Merry week before Christmas, gentle reader.
I have so much for you today, my friend. So. Much.
But I’m going to hold my usually-verbose selfie back, because it’s the week before Christmas, and I know you’re scrambling (as am I) and you may just want to get-to-the-recipe-already.
So–today I’m sharing with you the only Snickerdoodle recipe that you will ever need, period, plus how to add buttered toasted pecans to your Snickerdoodles. 🙂
Just the shortest little preamble first . . . (indulge me!) . . .
Mack wanted to make cookies. He is new to this baking business, being ten, but he already is a fan of it. Not only do his efforts provide something yummy for him to eat, they also get him something that all us scratch-cooks recognize (baldly!) as the actual reason we go to all this trouble:
You know it’s true (*more or less). In our extended and crazy Young fam, for example, nobody really wants to bring the celery and carrot sticks, or the bag of potato chips because–although, yes, they are simple items to bring, requiring little time or effort–there is absolutely no glory festooned on the bringer of either one of those offerings.
Anybody else? We’re not the only ones, surely.
Now, you take a warm pie, for example. A fresh loaf of bread. Some really decadent bars. My little brother, the aptly-titled Golden Child of the family, brings something really fancy, like Alaskan salmon—that he caught and smoked himself. (This is the Midwest. It’s beef and pork country. Salmon is fancy, folks). It is, quite literally, goosebumps-raising.
But what do we expect? He is the Golden Child, after all. 🙂
You bring one of these exquisite and carefully-prepared dishes to one of our Young family events, and everybody practically throws a party in your honor! And this is totally appropriate, of course. It takes time and effort to make a pie or smoke a big ole’ fish, but it’s worth it, for the glory *sigh*.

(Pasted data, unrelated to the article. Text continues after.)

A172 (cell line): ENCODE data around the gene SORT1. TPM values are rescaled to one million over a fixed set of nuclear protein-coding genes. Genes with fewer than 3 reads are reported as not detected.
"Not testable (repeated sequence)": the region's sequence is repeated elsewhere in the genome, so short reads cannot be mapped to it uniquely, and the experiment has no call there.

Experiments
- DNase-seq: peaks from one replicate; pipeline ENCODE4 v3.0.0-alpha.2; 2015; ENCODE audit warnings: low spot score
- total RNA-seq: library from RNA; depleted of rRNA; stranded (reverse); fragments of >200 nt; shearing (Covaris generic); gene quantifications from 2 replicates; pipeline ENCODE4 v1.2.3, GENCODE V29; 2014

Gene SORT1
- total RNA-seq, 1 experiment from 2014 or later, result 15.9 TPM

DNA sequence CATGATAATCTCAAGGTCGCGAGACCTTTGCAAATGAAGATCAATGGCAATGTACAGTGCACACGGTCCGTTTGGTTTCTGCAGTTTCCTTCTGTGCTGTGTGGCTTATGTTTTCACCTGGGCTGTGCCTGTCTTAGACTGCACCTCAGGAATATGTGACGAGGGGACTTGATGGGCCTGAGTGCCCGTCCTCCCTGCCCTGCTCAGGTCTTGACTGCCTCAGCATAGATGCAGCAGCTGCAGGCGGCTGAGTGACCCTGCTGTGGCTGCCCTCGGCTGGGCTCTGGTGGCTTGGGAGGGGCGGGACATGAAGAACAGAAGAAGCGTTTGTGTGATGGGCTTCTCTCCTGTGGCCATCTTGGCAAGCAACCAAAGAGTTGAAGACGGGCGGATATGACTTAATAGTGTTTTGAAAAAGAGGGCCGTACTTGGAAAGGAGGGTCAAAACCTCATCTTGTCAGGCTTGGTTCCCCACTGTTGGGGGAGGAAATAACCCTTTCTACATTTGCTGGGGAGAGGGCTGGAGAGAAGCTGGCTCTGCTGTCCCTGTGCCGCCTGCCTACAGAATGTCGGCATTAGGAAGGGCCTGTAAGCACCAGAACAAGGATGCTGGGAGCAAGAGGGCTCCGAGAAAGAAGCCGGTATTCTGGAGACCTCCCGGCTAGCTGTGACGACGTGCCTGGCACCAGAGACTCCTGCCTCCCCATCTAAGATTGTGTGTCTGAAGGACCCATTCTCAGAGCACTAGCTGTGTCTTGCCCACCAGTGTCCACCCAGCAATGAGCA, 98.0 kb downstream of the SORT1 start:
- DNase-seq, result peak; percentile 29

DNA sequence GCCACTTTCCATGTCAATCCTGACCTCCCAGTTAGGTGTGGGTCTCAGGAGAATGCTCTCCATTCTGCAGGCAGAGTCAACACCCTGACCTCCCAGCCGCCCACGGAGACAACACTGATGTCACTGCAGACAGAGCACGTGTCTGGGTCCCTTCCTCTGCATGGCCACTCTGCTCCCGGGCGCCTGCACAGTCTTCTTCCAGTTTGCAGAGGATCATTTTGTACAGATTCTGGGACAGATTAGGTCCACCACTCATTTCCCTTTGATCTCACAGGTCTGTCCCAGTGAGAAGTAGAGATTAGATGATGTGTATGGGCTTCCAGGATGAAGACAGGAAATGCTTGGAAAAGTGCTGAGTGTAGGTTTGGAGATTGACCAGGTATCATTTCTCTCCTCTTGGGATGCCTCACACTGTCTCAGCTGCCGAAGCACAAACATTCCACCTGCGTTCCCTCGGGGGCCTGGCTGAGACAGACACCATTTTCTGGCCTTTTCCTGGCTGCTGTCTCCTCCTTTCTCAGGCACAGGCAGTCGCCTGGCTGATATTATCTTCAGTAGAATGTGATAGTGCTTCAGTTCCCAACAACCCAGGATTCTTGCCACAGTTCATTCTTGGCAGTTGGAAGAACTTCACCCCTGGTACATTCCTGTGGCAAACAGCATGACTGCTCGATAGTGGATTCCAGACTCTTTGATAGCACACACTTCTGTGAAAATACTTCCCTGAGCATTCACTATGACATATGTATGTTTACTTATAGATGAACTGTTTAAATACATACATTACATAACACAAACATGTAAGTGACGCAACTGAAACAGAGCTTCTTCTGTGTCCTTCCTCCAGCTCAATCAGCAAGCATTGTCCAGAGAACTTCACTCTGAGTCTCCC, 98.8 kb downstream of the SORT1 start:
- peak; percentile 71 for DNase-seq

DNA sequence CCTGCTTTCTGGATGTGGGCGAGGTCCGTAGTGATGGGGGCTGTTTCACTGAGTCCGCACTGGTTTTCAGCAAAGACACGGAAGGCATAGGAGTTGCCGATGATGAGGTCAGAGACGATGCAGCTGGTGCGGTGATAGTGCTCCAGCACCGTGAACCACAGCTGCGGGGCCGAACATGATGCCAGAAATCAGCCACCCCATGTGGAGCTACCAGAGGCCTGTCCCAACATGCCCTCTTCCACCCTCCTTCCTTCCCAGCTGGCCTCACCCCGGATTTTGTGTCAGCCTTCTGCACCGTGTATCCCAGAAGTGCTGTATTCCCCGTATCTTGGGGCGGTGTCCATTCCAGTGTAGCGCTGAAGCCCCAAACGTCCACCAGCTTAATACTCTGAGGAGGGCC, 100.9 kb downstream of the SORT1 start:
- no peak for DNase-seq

Being a possessor of Young blood in his squirrelly little bod, little Mack has absorbed the glory-angle in making yummy stuff for others. So far this season, he has made–with total success!–fudge for the drama group, caramels for a Thanksgiving dinner, and Snickerdoodles for drama rehearsal and his piano teacher. You know the result, gentle reader.
As I nibbled on one of his Snickerdoodles, warm from the oven, I mused on how to make them butter. Ha! I mean, better. Now that was a Freudian slip: I was thinking about the butter, because these cookies are nothing more than a glorious melding of cinnamon, sugar, and butter, basically.
Snickerdoodles don’t need improvement. They are just perfect the way they are. This is what I decided, and that is what I was planning to write, until I ate lunch at a friend’s house, and he served me (wait for it) Snickerdoodles . . . with the lovely additions of craisins, golden raisins, and colored sugar . . .
. . . They were fabulous.
So . . . I decided that you can do whatever floats your boat, in the matter of Snickerdoodles. They are fabulous in their pure and simpleness, but they also are quite tasty and interesting with additions of nuts, dried fruits, and so forth. Think candied ginger (it’s good in anything). Chopped toasted pecans. Chopped dried apricots. Maybe a combination?
Or, this: 🙂
Do you have a little who likes to help make cookies? Make these. If you need something quick to take to the office for a treat, make these. If you love a melt-in-your-mouth cookie with just the taste of butter, sugar, and cinnamon (and who doesn’t?) make these. You don’t need many ingredients; you probably have everything you need right now in your pantry; it’s fun for littles to roll the balls in cinnamon and sugar, and you can’t beat the results.